Saline County, AR
In a recent study released by UAMS in Little Rock, evidences prove that residents of a small central Arkansas town live longer than the average methamphetamine user. Several studies from the United States Surgeon General’s office and Center for Disease Control (CDC) place the life expectancy of daily meth users at 7 years. However, in Haskell, AR, the trend is that residents live 10% longer.
While the longer lifespan of Haskellites may have some good effects on the state, such as diminished availability of meth for the rest of the state, it is also creating serious negative issues. One of these negative effects is a strain on Saline County health systems. Dr. Hugh Jass of Saline Memorial Hospital spoke with us about the strain that the long-living Haskellites have caused at his facility. “It’s really unfortunate. When they enter the emergency department, you can spot them immediately. Haskellites. They can’t fill out their forms and they can’t sit still long enough for our nursing staff to do a proper examination. This creates issues for the other patients, and it keeps them from receiving timely help.” When asked how he believes the Haskellites should be handled Jass replies, “We want to help everyone. Really, we do. But if a few of them didn’t make it to the hospital in time, it would ease the strain a little.”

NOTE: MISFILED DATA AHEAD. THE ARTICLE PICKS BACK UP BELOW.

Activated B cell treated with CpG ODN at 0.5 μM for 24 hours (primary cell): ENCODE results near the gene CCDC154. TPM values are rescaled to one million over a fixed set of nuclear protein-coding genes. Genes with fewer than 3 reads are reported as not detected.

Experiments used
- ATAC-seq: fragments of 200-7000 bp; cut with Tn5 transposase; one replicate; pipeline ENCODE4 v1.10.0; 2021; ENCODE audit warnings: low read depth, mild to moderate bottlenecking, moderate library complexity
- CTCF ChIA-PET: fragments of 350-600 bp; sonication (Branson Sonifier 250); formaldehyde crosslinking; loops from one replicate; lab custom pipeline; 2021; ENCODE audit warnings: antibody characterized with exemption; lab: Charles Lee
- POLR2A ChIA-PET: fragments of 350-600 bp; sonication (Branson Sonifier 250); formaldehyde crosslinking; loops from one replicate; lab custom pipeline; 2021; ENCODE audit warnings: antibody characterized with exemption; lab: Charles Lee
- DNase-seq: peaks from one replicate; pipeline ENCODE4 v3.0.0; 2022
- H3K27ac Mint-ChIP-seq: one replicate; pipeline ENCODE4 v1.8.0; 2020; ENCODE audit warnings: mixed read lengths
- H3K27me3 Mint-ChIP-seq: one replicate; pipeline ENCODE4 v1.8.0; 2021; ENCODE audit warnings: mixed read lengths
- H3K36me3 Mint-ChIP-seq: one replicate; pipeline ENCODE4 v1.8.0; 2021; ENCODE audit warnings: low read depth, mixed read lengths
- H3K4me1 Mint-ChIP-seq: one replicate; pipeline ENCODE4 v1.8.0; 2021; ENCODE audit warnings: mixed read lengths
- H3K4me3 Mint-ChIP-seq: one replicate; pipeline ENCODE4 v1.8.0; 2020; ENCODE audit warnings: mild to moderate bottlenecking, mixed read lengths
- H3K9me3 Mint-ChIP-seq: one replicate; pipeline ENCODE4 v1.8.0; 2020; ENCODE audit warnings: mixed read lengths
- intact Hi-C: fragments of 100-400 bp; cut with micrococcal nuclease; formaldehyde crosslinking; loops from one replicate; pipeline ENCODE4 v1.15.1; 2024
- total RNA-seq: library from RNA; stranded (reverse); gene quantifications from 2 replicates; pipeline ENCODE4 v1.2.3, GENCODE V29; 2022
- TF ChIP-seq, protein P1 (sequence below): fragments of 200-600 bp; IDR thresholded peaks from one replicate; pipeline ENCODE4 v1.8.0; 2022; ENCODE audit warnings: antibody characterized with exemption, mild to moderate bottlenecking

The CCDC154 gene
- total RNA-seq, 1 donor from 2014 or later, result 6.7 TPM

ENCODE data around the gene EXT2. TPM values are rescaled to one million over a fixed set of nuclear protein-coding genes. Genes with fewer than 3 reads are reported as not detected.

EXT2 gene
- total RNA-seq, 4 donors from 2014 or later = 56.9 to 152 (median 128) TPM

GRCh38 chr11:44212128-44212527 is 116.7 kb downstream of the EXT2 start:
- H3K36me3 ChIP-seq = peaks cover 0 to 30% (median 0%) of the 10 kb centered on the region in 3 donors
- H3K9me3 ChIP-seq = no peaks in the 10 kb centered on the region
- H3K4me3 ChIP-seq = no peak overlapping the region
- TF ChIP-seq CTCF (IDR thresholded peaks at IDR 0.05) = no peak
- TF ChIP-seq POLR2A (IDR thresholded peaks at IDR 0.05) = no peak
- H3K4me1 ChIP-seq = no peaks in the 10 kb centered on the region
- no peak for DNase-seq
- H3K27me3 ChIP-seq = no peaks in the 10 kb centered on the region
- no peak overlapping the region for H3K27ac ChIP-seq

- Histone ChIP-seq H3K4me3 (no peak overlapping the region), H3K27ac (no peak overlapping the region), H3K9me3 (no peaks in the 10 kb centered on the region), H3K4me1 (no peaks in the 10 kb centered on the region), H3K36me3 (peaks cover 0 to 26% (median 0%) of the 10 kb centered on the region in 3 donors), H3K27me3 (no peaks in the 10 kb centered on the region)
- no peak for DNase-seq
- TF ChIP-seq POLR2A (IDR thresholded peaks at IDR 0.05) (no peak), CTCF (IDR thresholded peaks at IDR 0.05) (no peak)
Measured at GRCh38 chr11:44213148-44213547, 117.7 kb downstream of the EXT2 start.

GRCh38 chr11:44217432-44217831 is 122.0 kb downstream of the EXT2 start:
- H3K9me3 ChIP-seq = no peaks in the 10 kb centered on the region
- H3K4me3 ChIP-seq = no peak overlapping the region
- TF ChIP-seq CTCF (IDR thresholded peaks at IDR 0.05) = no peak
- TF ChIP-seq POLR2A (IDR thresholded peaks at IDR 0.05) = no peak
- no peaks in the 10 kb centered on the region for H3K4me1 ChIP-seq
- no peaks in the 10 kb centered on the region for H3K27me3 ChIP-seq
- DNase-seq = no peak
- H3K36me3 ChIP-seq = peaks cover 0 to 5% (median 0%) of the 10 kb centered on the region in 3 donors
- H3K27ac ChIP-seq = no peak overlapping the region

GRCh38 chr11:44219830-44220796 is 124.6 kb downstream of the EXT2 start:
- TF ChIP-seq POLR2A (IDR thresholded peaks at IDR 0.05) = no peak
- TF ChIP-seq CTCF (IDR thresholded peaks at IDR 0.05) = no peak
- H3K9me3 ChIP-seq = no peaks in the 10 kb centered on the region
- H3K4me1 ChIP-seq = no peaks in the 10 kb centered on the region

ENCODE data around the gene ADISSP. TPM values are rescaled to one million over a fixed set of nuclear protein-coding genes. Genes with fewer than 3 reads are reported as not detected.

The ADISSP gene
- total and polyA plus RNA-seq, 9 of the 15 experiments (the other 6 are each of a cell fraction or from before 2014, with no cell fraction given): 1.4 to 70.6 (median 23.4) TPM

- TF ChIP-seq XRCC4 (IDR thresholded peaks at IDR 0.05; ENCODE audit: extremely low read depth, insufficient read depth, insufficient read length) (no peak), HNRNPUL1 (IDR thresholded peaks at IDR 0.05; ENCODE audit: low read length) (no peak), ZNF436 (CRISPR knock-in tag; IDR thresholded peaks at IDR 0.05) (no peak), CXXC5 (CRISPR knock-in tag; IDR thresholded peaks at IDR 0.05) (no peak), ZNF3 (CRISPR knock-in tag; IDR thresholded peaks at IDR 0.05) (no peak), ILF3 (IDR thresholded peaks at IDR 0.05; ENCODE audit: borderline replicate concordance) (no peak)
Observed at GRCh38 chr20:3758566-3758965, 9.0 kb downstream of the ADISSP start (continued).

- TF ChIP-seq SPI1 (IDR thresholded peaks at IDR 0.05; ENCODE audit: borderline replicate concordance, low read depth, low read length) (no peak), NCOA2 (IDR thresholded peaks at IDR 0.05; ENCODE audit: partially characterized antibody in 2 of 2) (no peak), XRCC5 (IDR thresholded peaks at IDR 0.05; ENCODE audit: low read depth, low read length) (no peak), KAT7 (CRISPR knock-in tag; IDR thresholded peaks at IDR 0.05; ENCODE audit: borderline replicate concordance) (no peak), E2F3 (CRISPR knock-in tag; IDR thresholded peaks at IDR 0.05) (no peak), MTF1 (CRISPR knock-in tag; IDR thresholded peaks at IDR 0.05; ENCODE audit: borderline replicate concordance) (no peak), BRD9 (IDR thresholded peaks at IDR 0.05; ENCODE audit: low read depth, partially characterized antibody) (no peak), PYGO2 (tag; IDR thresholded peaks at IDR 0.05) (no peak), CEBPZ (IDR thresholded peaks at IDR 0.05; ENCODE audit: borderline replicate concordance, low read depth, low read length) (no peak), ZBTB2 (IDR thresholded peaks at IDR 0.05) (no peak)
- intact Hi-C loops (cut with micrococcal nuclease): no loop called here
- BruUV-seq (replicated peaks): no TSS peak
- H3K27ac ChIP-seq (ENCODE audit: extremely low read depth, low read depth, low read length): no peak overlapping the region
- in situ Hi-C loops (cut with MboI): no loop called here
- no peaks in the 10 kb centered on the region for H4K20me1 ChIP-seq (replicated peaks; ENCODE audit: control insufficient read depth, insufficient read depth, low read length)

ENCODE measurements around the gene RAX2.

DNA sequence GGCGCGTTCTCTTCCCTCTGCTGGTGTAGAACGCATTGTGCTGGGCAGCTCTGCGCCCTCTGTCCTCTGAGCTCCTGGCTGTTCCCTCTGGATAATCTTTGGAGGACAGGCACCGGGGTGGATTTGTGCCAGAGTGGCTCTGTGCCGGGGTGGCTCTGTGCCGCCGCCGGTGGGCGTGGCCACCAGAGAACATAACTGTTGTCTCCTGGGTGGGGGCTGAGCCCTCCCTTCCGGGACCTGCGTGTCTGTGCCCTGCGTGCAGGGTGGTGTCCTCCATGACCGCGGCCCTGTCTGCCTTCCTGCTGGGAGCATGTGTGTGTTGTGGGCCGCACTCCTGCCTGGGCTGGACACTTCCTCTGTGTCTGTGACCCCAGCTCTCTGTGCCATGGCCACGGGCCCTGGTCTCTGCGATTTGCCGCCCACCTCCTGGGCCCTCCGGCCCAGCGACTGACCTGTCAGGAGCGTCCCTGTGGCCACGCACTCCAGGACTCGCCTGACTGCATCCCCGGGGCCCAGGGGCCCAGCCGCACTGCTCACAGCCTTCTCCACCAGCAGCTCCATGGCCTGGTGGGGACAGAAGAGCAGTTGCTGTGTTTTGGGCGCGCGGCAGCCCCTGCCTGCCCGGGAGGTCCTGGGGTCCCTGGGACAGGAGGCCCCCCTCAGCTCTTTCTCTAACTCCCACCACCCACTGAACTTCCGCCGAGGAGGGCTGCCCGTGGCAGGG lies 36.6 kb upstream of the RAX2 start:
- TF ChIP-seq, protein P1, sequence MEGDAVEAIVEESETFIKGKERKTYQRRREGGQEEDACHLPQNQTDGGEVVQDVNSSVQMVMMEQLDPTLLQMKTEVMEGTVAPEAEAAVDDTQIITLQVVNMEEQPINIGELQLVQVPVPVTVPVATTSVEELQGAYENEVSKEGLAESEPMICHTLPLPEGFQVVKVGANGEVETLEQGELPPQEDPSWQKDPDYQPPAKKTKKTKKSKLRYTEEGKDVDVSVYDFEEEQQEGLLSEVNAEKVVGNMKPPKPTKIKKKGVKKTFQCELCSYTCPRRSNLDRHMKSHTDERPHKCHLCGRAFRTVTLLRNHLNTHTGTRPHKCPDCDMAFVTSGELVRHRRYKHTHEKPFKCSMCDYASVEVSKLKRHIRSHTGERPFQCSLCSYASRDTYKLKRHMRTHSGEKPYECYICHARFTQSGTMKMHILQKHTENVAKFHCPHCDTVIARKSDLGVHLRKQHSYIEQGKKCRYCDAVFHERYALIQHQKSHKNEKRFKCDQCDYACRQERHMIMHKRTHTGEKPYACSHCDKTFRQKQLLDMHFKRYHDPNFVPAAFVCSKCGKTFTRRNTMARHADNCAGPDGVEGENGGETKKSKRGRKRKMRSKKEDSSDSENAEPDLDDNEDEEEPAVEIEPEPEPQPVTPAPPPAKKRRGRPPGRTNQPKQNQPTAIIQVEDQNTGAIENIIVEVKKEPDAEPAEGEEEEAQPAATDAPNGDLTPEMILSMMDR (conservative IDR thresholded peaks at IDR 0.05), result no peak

The UAMS report states that “Haskellites show an unnatural resiliency while living on meth. Our understanding is that daily meth use is such a part of the community and lifestyle that the mere desire to live longer in order to continue to use meth is the single factor in the longer lifespan of Haskellites.”
The Arkansas Board for Narcotics and Controlled Substances like the idea of a meth supply being centrally located in a single municipality. It is said that by keeping meth in Haskell, the nasty reality of meth addiction is hidden from the rest of the state. But, it is a shameful statistic that almost 90% of residents of Haskell use meth daily.
Arkansas Attorney General Leslie Rutledge has expressed concern over the situation, but declined to comment on whether or not the state has any right to force Haskellites to live as long as other meth users.